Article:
OUTDOORS: Fishing, crabbing and a sunny holiday weekend — can it get any better?

IS IT A perfect time for living on the North Olympic Peninsula, or what?

A holiday weekend starts for many today, weather about as perfect as it can get for this area for this time of year is predicted and salmon fishing and crabbing are going gangbusters right now.

What more could a Peninsula resident wish for?

Yes, this weekend will be paradise for those who love the outdoors. And it’s right here, right now for us lucky enough to be living here.

So, in-between going after the storied kings and checking those crab pots, enjoy the barbecues with the family and kick back Saturday to watch the fireworks after sunset.

And there’s not a raindrop in sight.

Strait is hopping

Strait of Juan de Fuca anglers are rejoicing after the first two days of salmon season Wednesday and Thursday.

The kings and silvers are plentiful. It seems most anglers are getting their limits.

Marine Areas 5 (Sekiu) and 6 (eastern Strait of Juan de Fuca) opened on a daily basis to hatchery chinook and coho fishing Wednesday.

“The salmon season started off very, very good,” Bob Aunspach at Swain’s General Store (360-452-2357) in Port Angeles, said.

On opening day, Aunspach went out and caught two salmon before his workday starts at 8 a.m. He had them caught by 6:30 a.m., before most people have breakfast.

“I was on the water at 4:30 a.m.,” he said.

But Aunspach wasn’t alone catching his limit.

He caught his two off the Winter Hole but other spots, including Freshwater Bay, off the Humps and up and down Ediz Hook were equally successful.

Shoot, if you put your line in your bathtub you would probably catch a salmon.

And these fish are not little.

The biggest king weighed 27 pounds.

The top fish in the monthly derby came in at 18, 20, 22 and the 27 pounds.

Anything seems to be working to catch the salmon, including mooching, jigging or trolling, Aunspach said.

The daily limit is two hatchery chinook, coho or pinks per day. Right now, though, the pinks haven’t made their appearance. They are not expected to show for a couple more weeks.

“There’s good fishing right now with the way the tides are rolling,” Aunspach said.

There are good outgoing tides, which helps with the morning fishing.

“You need to fish first thing in the morning,” he added.

And when Aunspach says first thing in the morning, he’s not kidding. He gets up at 3:45 a.m. to get finished by 7 to 7:15 a.m. for a change of clothes before he starts at work at 8 a.m.

“I’m a glut for punishment,” he admitted.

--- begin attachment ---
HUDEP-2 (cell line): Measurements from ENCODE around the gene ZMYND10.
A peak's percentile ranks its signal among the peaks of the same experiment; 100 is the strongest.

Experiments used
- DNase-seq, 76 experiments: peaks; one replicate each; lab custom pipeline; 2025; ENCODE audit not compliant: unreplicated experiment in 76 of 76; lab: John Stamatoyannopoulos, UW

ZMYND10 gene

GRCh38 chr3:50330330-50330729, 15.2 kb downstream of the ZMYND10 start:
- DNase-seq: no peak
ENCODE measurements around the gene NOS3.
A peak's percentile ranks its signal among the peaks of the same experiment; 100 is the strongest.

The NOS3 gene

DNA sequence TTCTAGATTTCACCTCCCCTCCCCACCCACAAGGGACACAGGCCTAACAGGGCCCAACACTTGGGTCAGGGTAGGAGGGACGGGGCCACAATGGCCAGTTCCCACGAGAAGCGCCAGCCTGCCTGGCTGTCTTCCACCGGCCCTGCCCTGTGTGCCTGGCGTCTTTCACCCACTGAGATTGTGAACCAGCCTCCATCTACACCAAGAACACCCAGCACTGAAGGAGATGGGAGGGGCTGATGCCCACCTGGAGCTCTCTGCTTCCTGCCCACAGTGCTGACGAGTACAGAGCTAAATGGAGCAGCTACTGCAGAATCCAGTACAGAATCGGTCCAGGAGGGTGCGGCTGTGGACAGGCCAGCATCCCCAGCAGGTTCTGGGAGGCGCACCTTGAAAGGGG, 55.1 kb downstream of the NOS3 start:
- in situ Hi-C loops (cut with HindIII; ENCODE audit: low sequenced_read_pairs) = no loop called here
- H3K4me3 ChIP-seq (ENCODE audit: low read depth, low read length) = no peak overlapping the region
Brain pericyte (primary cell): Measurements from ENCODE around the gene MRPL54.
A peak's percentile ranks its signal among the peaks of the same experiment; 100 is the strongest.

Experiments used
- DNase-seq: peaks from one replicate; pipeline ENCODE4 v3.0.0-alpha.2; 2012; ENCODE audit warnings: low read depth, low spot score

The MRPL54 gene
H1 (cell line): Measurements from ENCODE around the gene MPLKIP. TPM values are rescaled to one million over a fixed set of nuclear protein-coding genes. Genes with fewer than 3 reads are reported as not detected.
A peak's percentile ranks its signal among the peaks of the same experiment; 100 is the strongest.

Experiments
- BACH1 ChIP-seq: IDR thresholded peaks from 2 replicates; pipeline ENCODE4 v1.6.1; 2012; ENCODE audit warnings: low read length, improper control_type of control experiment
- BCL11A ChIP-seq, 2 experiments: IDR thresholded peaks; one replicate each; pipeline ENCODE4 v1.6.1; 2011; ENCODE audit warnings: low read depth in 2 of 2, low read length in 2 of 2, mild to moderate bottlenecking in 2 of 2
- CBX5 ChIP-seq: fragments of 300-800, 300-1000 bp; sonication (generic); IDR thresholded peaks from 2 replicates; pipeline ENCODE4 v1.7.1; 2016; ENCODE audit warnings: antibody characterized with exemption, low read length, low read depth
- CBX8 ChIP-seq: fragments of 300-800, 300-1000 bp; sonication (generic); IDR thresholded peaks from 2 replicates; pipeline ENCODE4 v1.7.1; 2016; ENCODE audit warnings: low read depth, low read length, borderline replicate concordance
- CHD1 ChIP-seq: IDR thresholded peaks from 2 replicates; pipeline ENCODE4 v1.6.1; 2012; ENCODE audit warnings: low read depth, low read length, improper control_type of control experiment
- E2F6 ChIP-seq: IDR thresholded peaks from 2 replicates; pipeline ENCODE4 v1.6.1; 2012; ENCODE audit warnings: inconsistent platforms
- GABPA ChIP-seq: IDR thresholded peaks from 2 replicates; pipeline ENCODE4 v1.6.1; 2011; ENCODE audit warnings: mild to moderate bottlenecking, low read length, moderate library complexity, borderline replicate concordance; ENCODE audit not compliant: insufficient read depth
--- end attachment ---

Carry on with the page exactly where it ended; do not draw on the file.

Traditional holes for salmon in Area 6 include the Humps, Winter Hole and just off Ediz Hook.

It’s important to remember, however, that all chinook must be released east of a true north-south line from the tip of Ediz Hook.

Anglers don’t have to worry about such boundaries in Area 5.

In fact, they will have a unique chance to catch both halibut and salmon through today (the end of Area 5’s flatty fishery).

The salmon season in Sekiu also opened with a bang Wednesday.

“Our opening went pretty well,” Julie Dawley of Olson’s Resort of Sekiu (360-963-2311) said.

“Kings and silvers are being caught,” she said. “There’s been some nice fish.”

The biggest salmon so far came in at 27 pounds.

The pinks are expected to be a couple of weeks out, Dawley said.

Of course, the focus is almost always on the kings around these parts.

Areas 5 and 6 are open to salmon fishing through Aug. 15, with only Area 5 reopening on Aug. 16 to a more selective season.

Coastal opener

The saltwater salmon season that kicked off Saturday in Marine Areas 3 (LaPush) and 4 (Neah Bay) was more of a hit-and-miss proposition than fishing in the Strait.

The coastal fisheries are open to salmon fishing, minus wild coho retention, Tuesdays through Saturdays only right now, and daily starting July 18.

While Neah Bay received the honors of the biggest salmon for the week (30 pounds), it appears that LaPush was having mixed results.

“We have a lot of silvers but not a lot of kings,” Randy Lato of All-Ways Fishing (360-374-2052) in Forks said.

The coho are being caught in the 11-pound range while there have been a couple of 25-pound chinooks caught, Lato said.

“I got one [Thursday],” Lato said of the 25-pounders.

He also caught one Saturday when the season opened.

“The boat got three kings [Thursday],” Lato said. “He was mooching.”

The three chinooks were in the 15- to 20-pound range.

“We usually get really nice ones,” Lato said. “I don’t know if they just haven’t got here yet or got lost and went into the Strait.”

The good news about the coastal saltwater fishing is that anglers don’t have to pull an Aunspach and get up at 3:45 in the morning.

“They bite all day,” Lato said. “I had a really good bite right after the tides changed [Thursday] at 9:30 a.m. And they were biting well this morning [Thursday].”

The prize for the biggest king of the week goes to Mike Hammer of Everett, who caught a 30-pounder while trolling off of Tatoosh Island.

“He caught a life-time dream fish,” Joey Lawrence of Big Salmon Resort in Neah Bay (360-645-2374) said.

“He said it took many years to catch this one.”

Hammer was trolling 100-feet deep when he hooked his dream fish.

In front of Neah Bay, Skagway Rock, Blue Dot, Swiftsure Bank and Umatilla Reef tend to be popular salmon holes for coastal anglers.

The Rock Pile is always a favorite of anglers fishing out of LaPush.

There are numerous other areas along the coast that can be productive as well.

Eastern salmon

Most the water on the Peninsula’s east side will remain closed to salmon fishing for the immediate future.

“The season won’t open here until mid-July,” Brian Menkal of Swain’s Outdoor (360-385-1313) in Port Townsend said.

A portion of Marine Area 12 (Hood Canal) opened to salmon fishing south of Ayock Point on Wednesday.

Meanwhile, Area 9 (Admiralty Inlet) doesn’t open until July 16. That popular fishery, which includes selective chinook fishing, is open through Aug. 31.

Crabbing is hot